It seems like replacing a few 'long's with 'int's for the sake of some GUI callback convention isn't too much trouble; however, consider the situation where the single parameter is a class. The power of OO is that any class which inherits from this class, doesn't differ from the base class. In other words, this should work :
class ClassA;
class CButton
{
  /*...*/
  Functor1<ClassB*> Callback;   // Callback that has a pointer to a ClassA as a parameter
};

class ClassB : public ClassA;
void SomeFunction (ClassA*);
Button.Callback = SomeFunction; // Oops : strictly speaking, ClassB IsNotA ClassA, although that's the
                                // whole point of using inheritance

In short, we want callback assignment to work whenever the number of parameters matches, and the individual parameters, when comparing what's expected with what's given, can be trivially converted by the compiler (e.g. long <-> int, ClassB -> ClassA).

The core of the problem in the code so far is that the compiler will only look at the parameter type of the actual callback function, build a MemberTranslator1 out of it, and only then compare this with what the Functor1 (e.g. Button.Callback) expects, and complain. The solution is to force the compiler to create a MemberTranslator1 which has the same internal parameter type as what the Callback expects. One way to do this is to introduce a dummy Functor1<P1> pointer. If we expand the Functor1 constructor to accept a dummy pointer :
class Functor1:protected FunctorBase
{
public:
    class DummyInit {};
    Functor1(DummyInit * = 0) {}
/* ... */

and made sure it's accessable from the Translators :
template <class P1, class TP1>
inline FunctionTranslator1<P1, void (*)(TP1)>
MakeFunctor (Functor1<P1>*, void (RegularFunction)(TP1))
{
    return FunctionTranslator1<P1, void (*)(TP1)> (RegularFunction);
}

then we could write this :
Button.Callback = MakeFunction (Functor1<int>* 0, SomeRegularFunction);

The dummy argument is set to 0, but the compiler does know that it's a Functor1<int>*. So, in the MakeFunctor template P1 will always be int, while TP1 will be the actual type of SomeRegularFunction's parameter (which could well be a long). We then use P1, not TP1, to build a Functor1 :
template <class P1,class Func>
class FunctionTranslator1 : public Functor1<P1>
{
public:
    FunctionTranslator1 (Func f):Functor1<P1> /* ... */

so the final result is indeed a class derived from a Functor1<P1> and not a Functor1<TP1>. Therefor, if Button.Callback is also a Functor1<P1>, assignment will always work, regardless of TP1. However, isn't this a bad idea ? Wasn't the whole point of this piece of source to prevent calling a callback with the wrong types ? Being able to make the callback using a long instead of an int is fine, but using a char* is not. The compiler fortunately still takes care of this : if TP1 has no trivial conversion to P1, then the following line :
((void (*)(P1))func)(p1);

in Functor1's operator (), will fail, because if you can't go from TP1 to P1, then you also can't go from void (*)(TP1) to void (*)(P1), and this is necessary to compile the instantiated template. Thus, no conversion means an aborted compilation : great !

The same technique of providing a dummy Functor1<> pointer to enforce a certain type, can also be used in the MemberTranslator class, and the result is similar to the FunctionTranslator improvement : if you can go from class TP1 to class P1, then the assignment works, otherwise compilation fails.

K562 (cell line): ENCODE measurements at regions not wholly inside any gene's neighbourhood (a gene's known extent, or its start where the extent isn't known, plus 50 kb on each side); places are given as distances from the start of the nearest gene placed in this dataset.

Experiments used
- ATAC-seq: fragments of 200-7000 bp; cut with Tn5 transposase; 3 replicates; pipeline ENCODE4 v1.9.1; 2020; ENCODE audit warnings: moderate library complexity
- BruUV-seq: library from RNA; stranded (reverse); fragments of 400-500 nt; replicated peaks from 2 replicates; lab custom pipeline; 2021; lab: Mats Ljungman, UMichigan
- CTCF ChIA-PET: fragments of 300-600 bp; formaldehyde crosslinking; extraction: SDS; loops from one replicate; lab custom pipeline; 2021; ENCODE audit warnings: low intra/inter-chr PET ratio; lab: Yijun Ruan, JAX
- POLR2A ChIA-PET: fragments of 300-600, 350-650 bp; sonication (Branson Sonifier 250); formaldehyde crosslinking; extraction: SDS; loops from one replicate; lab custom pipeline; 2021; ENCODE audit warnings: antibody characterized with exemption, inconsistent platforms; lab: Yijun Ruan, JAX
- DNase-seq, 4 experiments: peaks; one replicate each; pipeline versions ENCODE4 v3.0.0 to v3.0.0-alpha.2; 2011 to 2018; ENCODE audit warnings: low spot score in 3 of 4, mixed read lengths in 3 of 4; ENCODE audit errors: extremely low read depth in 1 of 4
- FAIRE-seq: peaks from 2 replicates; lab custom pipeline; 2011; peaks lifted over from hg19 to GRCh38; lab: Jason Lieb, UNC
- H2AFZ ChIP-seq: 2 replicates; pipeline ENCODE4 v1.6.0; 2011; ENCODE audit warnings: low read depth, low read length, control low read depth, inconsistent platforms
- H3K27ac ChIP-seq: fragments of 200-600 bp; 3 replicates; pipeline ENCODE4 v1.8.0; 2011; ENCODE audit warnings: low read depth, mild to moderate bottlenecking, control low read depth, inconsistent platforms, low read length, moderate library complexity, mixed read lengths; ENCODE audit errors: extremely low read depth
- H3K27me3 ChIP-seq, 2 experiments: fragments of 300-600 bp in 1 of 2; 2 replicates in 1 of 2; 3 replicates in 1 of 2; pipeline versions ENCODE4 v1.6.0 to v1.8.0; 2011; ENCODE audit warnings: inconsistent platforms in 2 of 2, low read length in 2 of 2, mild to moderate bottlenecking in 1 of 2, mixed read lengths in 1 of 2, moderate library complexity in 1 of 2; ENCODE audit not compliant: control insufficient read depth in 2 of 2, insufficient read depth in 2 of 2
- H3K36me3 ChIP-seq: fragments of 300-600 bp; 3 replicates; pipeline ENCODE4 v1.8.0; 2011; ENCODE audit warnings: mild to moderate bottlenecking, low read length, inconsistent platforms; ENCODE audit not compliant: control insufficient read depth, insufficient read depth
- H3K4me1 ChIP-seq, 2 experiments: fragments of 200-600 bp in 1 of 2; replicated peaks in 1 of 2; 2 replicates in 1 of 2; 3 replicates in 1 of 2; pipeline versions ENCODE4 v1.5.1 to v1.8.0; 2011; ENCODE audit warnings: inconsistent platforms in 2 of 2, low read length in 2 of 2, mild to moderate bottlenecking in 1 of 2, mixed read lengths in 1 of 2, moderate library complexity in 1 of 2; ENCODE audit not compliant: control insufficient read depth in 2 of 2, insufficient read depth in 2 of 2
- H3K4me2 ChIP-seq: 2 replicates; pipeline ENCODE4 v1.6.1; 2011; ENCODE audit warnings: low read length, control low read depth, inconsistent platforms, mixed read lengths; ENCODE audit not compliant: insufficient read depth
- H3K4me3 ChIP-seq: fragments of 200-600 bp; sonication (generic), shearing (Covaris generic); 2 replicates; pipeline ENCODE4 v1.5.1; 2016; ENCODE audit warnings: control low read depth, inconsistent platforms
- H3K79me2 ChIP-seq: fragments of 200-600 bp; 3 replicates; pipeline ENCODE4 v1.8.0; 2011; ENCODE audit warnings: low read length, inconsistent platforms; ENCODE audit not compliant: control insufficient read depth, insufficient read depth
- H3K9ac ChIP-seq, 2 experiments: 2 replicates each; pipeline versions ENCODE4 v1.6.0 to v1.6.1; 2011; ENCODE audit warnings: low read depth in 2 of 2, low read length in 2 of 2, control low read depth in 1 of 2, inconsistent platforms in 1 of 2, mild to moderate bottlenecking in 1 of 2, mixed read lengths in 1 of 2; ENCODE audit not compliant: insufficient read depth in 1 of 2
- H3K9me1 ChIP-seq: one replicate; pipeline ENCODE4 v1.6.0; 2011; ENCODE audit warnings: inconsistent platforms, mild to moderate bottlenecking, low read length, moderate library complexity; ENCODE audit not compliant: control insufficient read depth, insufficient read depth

3.2. Different return types

So far all the callback functions and members have returned void. Introducing a return type is easy, although the code gets more cluttered up with every enhancement :
template <class P1, class Callee, class TRT, class CallType, class TP1>
inline MemberTranslator1<P1, Callee, TRT (CallType::*)(TP1)>
MakeFunctor(Functor1<P1>*, Callee &Class, TRT (CallType::* const &Member)(TP1))
 {
    typedef TRT (CallType::*MemFunc)(TP1);
    return MemberTranslator1<P1,Callee,MemFunc> (Class, Member);
}

Well ! What's that.. P1 is the true type the callback expects, and is enforced using a dummy Functor1<P1>* as the first parameter. Next is the object owning the member to be called back. Because of the technique mentioned in 3.1. to allow automatic conversions when reasonable, both the class type and actual parameter type are allowed to differ from Callee and P1 : they become CallType and TP1. The return type is called TRT. For readability, an auxiliary MemFunc datatype is defined, but otherwise nothing much changed.

3.3. Automated generation

At this point we have great flexibility in changing the types of our parameter, but it would be nice to have the ability to use a callback that takes no parameters at all (which could be called Functor0), or which takes more than one parameter instead (Functor2, Functor3, etc). Typing it all out is errorprone, so generating this automatically is more interesting, either using the preprocessor or a custom piece of code (C, perl, etc)

4. Links

  • The original Callback article [note:disappeared] You'll notice lots of similarities in the code listed here and listed on that page. Like I mentioned in the introduction though, the original article immediately shows all the features without too much ado, and it leaves you figuring why things are like that; while the code presented here is actually the same as in the article, but with non-core parts cut out. If my page is crystal clear to you however, be sure to check the article for a much better indepth look.
  • PenguinPlay's Callback is a more practical approach, showing how the transition could be made from this initial callback system to a more flexible system that has even more capabilities (multiple functions per callback, automatic mem management, etc)